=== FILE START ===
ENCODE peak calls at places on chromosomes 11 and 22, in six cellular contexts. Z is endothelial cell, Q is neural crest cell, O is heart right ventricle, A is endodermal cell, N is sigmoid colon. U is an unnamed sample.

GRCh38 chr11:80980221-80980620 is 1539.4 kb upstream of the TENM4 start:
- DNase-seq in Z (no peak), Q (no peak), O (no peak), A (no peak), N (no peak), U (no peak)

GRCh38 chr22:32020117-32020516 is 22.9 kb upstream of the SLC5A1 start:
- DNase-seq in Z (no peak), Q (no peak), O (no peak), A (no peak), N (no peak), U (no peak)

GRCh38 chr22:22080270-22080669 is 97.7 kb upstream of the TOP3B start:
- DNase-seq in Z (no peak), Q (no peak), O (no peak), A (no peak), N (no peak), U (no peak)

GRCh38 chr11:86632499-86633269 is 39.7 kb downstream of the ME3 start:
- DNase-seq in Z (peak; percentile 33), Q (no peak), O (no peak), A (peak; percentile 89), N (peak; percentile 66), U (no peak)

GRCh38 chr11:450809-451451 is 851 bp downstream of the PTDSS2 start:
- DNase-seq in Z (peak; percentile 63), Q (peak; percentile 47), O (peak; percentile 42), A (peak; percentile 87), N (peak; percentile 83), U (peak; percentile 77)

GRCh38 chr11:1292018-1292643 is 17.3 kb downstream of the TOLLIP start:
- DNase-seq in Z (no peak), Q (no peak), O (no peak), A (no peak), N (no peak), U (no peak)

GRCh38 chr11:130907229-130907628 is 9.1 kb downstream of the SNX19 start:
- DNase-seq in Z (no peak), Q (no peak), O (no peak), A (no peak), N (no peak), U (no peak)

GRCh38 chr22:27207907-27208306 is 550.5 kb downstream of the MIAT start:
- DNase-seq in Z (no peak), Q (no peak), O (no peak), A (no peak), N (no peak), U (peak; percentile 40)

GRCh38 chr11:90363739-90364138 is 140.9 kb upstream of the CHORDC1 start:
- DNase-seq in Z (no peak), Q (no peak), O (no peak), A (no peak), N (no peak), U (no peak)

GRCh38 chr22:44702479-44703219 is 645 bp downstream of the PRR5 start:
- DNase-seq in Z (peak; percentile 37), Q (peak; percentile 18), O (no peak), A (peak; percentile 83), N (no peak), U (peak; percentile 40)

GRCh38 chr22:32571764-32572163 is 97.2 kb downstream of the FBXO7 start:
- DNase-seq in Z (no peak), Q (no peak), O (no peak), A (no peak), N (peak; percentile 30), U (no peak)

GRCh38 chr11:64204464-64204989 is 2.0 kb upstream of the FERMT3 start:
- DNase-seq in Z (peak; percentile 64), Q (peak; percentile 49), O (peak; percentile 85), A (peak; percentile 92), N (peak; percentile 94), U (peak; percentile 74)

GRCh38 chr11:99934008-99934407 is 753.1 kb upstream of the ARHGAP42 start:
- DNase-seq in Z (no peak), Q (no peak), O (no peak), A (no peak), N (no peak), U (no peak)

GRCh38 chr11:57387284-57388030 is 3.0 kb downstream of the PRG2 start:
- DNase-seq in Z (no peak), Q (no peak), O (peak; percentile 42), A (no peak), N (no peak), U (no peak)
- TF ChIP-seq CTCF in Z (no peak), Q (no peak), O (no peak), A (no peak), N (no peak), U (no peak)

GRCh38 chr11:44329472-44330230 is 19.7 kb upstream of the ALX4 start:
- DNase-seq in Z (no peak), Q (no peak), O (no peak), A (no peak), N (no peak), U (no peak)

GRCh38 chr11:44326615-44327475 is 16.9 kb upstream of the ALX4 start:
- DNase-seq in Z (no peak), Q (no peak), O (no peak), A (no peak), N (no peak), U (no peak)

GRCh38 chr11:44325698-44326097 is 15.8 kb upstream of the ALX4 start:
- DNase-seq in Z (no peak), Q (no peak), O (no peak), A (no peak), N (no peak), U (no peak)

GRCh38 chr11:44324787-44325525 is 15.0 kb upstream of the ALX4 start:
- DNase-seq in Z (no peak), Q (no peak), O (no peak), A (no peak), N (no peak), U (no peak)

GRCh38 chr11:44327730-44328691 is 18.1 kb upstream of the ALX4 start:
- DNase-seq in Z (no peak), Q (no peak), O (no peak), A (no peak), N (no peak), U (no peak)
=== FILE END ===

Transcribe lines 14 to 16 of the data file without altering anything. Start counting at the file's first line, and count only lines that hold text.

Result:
GRCh38 chr11:130907229-130907628 is 9.1 kb downstream of the SNX19 start:
- DNase-seq in Z (no peak), Q (no peak), O (no peak), A (no peak), N (no peak), U (no peak)

GRCh38 chr22:27207907-27208306 is 550.5 kb downstream of the MIAT start: